The museum is situated at Ban San Pa Tong, Tambon Inthakhin, Amphoe Mae Taeng, Chiang Mai. It is an archaeological dig site which uncovered ancient Inthakhin kilns of the Mueang Kaen area of Thailand. Because of this, it is very important to Thai history and archaeology, helping to firmly establish the fact the Village of Phan Aek Phan Fuea Mueang Kaen actually existed in the ancient Kingdom of Lanna.
Stone inscriptions have been found, dating back to the era of King Mengrai era (1258 – 1311 AD). It is also very important to the archaeology because kilns in good condition as well as beautiful examples of traditional pottery have been found here. Nowhere else in the Upper North have kilns or earthenware been found in such good condition as the ones unearthed here.
From the evidence found, archaeologists determine that these kilns were in use from approximately 1407-1457 AD, and it is assumed that the Ban San Pa Tong area was once a major producer of earthenware for the entire Lanna Kingdom. By the 14th century the art of glazed pottery making was widespread throughout Chiang Mai and the rest of the Lanna Kingdom.
Most of the earthenware found here are of the celadon type – with a light green or greenish-brown glaze – molded from extremely good quality white earth which can be compared with the Sangkhalok wares of Si Satchanalai, and with also specimens produced in Tao Phan Kiln in Chiang Rai Province. The products were uniquely strong and beautiful. Significantly, pre-fired ceramics molded from white earth have also been discovered, a find unduplicated in kiln sites anywhere else in Thailand.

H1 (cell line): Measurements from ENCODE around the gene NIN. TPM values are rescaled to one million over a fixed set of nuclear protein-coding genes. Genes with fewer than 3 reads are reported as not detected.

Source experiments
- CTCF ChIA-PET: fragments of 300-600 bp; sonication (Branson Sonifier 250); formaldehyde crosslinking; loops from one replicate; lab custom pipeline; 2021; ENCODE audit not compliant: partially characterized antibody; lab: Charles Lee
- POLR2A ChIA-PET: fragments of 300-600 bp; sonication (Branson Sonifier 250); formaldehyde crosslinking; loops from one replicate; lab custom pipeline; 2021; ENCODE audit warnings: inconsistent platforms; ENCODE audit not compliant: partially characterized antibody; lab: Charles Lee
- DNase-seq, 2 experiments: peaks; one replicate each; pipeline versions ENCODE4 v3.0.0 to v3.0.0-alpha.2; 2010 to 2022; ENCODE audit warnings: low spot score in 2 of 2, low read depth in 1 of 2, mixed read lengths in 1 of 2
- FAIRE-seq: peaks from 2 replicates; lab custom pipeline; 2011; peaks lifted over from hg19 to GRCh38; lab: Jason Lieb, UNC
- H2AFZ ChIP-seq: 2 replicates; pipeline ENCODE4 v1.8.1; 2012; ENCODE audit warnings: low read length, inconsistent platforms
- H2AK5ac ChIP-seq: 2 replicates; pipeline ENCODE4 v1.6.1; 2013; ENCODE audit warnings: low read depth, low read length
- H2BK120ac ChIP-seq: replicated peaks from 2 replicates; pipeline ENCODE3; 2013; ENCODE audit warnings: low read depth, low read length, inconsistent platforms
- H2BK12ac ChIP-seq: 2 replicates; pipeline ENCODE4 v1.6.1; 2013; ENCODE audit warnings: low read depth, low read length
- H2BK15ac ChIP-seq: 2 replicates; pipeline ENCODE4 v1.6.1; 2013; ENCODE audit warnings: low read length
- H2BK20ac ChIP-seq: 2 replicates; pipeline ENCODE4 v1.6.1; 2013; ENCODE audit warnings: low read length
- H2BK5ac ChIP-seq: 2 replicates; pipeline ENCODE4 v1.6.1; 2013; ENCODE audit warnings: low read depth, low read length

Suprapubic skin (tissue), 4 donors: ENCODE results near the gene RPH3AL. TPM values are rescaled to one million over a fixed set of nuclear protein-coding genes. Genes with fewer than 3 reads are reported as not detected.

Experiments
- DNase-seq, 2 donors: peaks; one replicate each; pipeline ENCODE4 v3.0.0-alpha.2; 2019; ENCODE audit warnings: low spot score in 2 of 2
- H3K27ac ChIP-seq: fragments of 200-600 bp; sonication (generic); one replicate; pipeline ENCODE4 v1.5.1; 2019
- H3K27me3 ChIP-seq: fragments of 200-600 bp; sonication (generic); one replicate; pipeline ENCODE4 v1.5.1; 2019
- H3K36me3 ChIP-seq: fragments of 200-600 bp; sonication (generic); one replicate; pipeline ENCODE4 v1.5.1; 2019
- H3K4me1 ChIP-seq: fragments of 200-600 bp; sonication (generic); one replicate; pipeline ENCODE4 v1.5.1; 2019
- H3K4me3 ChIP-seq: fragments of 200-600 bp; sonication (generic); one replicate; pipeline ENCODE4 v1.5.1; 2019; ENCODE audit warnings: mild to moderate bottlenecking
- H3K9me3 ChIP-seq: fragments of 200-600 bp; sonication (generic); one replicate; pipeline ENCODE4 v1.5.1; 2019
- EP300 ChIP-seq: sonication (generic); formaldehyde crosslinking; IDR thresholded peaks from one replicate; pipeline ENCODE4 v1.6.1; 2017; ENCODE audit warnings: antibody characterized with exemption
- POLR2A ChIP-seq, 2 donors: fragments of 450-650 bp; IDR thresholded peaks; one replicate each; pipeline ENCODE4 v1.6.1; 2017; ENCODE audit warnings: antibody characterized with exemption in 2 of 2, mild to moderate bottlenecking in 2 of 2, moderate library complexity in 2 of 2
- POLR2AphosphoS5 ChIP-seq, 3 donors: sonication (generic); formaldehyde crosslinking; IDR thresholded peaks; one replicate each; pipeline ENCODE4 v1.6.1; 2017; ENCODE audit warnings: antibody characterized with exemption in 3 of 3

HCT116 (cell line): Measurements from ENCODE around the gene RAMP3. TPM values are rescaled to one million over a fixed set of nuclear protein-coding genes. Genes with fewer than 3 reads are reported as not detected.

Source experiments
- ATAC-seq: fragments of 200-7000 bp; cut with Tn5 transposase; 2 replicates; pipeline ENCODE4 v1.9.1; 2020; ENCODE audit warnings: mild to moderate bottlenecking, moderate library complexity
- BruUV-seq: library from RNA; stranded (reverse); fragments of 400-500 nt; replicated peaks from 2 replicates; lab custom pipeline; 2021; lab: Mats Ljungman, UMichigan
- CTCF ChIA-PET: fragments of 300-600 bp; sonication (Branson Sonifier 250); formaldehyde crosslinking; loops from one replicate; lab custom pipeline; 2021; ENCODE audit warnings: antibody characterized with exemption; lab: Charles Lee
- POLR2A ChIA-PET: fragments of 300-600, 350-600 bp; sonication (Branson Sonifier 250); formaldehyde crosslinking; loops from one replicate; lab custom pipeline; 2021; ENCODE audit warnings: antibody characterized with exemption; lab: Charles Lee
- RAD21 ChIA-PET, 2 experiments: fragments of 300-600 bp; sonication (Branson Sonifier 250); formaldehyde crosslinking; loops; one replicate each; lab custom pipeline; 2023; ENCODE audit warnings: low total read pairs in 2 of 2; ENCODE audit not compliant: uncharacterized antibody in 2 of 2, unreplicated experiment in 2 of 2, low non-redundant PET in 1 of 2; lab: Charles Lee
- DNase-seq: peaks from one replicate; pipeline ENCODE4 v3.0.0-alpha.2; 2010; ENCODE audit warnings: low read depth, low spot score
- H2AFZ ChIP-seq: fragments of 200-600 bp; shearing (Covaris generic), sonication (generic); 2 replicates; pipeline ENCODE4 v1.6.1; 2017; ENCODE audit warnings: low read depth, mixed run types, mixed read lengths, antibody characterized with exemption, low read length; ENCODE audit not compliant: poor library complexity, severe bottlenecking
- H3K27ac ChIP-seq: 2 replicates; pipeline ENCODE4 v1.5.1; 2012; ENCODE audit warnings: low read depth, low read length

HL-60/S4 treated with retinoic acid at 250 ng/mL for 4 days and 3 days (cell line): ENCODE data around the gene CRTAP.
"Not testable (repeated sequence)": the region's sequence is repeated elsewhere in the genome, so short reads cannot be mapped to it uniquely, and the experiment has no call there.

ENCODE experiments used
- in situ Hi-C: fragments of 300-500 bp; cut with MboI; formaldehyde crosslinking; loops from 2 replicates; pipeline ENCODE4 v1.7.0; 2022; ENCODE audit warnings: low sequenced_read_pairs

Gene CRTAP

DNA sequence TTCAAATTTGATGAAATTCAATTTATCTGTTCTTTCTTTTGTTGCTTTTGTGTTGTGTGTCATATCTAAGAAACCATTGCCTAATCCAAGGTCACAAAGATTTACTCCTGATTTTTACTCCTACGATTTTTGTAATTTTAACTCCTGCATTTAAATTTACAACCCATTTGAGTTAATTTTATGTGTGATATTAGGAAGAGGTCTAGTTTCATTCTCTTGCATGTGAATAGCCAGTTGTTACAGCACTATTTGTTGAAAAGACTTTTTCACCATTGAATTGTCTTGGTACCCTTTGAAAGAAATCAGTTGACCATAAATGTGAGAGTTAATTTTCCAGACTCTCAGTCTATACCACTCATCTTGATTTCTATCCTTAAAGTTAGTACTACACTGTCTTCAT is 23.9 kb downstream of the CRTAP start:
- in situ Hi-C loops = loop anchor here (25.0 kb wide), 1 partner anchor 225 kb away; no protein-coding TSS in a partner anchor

This celadon glazed earthenware made Lanna famous in early times, although originally it traces its origins to China. The green glaze in especially treasured as it mimics jade, which is considered the most auspicious of Chinese colors and materials. Throughout this entire period, native Thai sensitivity, craftsmanship and artistic warmth imbued the pottery with unique flavour and vitality.